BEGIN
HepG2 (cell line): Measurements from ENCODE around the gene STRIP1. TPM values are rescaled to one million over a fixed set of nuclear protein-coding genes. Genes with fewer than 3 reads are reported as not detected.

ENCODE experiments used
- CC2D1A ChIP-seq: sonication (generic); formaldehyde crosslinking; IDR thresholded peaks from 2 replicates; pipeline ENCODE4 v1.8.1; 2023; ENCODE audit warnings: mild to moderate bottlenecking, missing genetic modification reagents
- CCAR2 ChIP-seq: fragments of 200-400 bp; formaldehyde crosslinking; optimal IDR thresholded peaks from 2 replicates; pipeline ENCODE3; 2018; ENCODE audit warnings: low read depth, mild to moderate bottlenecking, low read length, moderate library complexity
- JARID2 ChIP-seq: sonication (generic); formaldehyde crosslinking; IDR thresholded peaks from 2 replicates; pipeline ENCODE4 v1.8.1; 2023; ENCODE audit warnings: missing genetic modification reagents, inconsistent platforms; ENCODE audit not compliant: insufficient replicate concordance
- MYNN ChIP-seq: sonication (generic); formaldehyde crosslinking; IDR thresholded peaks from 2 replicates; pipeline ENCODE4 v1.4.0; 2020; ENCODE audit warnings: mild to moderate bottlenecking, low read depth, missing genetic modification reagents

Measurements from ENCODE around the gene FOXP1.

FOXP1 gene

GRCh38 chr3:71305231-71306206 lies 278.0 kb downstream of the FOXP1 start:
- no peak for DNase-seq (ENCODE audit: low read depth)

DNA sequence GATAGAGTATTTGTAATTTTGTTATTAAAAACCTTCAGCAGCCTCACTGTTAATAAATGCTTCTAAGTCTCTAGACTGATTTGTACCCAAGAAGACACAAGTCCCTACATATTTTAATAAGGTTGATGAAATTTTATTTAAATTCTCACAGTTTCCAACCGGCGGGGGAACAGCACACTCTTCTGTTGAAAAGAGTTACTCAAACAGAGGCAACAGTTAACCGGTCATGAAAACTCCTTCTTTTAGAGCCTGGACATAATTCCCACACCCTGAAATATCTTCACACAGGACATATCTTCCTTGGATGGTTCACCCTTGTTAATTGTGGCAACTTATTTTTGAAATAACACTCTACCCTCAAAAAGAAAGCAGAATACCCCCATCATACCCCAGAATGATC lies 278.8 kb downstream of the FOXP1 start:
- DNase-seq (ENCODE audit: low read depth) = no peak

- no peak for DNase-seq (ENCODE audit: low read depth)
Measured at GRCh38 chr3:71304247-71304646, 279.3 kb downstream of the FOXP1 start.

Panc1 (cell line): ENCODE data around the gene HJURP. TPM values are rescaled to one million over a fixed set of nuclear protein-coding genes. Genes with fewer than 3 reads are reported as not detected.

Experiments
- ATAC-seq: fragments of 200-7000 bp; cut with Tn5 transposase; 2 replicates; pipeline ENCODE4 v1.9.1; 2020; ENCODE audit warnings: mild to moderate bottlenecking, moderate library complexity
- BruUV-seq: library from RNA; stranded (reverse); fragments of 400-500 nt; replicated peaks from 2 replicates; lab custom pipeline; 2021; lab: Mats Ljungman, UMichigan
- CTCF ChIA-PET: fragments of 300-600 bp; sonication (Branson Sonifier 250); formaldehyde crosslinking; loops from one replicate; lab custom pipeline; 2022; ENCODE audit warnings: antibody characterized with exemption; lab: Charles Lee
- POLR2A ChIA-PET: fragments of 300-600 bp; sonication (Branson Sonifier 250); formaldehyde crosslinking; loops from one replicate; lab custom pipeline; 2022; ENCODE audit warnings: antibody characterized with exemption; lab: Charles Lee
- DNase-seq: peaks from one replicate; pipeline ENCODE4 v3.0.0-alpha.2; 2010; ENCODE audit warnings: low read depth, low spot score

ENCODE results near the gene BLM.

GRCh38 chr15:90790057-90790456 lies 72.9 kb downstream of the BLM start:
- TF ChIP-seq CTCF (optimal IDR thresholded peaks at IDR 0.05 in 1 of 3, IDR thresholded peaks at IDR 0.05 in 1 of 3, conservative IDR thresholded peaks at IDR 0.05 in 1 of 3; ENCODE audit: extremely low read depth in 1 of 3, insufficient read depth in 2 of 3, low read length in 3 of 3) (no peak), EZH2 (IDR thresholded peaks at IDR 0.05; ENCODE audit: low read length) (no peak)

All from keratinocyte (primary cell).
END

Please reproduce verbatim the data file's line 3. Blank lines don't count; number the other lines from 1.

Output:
- CC2D1A ChIP-seq: sonication (generic); formaldehyde crosslinking; IDR thresholded peaks from 2 replicates; pipeline ENCODE4 v1.8.1; 2023; ENCODE audit warnings: mild to moderate bottlenecking, missing genetic modification reagents